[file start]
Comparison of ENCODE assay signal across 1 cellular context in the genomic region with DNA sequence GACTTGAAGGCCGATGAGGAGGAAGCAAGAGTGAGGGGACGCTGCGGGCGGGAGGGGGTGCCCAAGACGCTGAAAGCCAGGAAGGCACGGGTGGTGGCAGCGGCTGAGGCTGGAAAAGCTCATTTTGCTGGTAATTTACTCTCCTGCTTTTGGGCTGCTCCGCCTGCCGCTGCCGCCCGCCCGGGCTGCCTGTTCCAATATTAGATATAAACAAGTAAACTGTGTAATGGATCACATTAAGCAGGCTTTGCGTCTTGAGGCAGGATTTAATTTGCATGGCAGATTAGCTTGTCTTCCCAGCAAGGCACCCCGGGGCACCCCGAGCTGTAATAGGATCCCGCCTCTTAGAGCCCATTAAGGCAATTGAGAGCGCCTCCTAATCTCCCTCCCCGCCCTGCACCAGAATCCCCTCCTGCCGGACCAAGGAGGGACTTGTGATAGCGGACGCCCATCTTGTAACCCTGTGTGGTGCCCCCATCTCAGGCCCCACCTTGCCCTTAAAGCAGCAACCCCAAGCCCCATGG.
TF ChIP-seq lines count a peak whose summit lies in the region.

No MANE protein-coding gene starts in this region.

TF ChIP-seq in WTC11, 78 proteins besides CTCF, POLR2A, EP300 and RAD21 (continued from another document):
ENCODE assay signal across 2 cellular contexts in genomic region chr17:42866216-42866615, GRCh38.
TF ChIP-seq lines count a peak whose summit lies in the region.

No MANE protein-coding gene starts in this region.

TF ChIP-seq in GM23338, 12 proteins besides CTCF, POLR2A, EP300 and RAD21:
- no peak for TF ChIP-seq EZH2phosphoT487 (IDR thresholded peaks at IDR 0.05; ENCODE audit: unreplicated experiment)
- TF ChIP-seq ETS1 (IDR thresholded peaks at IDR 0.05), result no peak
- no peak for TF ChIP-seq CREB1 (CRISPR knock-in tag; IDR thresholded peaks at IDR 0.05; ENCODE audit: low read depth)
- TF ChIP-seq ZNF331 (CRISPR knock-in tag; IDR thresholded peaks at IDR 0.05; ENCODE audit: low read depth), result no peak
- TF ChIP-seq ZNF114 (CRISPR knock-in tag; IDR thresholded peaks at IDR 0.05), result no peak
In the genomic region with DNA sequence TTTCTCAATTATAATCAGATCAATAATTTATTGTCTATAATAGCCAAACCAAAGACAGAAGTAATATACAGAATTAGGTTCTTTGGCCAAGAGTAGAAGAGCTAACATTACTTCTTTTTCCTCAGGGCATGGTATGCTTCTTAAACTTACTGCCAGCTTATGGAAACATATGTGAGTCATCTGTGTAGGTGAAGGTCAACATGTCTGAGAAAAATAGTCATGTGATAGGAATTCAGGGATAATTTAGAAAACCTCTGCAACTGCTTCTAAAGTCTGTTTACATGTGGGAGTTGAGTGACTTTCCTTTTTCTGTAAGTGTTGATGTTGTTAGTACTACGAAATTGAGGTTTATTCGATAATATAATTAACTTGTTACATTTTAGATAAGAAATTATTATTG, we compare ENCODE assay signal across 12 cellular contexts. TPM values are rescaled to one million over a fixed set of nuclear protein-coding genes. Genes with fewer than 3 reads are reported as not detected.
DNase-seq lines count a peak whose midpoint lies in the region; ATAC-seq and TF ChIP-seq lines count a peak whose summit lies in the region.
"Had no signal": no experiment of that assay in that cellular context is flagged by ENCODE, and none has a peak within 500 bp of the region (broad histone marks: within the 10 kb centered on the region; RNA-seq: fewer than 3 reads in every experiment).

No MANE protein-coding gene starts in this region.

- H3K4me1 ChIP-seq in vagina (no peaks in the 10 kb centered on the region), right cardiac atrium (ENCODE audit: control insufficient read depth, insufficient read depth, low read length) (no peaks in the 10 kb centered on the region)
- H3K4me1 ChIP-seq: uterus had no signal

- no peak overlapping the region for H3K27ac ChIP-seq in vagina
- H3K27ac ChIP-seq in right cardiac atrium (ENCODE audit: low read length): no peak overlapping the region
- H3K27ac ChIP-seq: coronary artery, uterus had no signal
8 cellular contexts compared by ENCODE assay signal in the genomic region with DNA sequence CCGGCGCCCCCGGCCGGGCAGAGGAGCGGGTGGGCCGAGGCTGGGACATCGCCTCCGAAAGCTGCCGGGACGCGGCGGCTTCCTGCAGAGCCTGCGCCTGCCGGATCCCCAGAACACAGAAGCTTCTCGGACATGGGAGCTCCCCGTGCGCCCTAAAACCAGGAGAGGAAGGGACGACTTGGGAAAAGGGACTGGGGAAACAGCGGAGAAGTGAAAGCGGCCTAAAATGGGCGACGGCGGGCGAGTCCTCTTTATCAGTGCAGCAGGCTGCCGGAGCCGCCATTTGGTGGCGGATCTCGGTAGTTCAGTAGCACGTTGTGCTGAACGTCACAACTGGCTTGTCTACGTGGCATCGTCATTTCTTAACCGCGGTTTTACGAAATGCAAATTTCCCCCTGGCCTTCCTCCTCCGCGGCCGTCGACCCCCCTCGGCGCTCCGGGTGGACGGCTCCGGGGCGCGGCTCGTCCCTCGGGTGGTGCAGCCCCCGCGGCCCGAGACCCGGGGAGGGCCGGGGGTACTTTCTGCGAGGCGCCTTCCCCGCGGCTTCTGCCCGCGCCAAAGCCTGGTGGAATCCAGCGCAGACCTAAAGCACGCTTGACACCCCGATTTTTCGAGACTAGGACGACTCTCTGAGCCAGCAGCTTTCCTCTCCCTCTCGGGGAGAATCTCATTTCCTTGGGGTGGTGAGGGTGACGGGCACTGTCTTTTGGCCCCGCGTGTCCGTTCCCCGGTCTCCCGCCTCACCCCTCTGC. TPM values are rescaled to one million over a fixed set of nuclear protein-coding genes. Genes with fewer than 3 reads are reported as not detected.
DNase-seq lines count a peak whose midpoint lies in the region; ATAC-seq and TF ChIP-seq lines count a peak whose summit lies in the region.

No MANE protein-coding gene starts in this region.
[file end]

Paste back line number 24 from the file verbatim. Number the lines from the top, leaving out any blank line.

DNase-seq lines count a peak whose midpoint lies in the region; ATAC-seq and TF ChIP-seq lines count a peak whose summit lies in the region.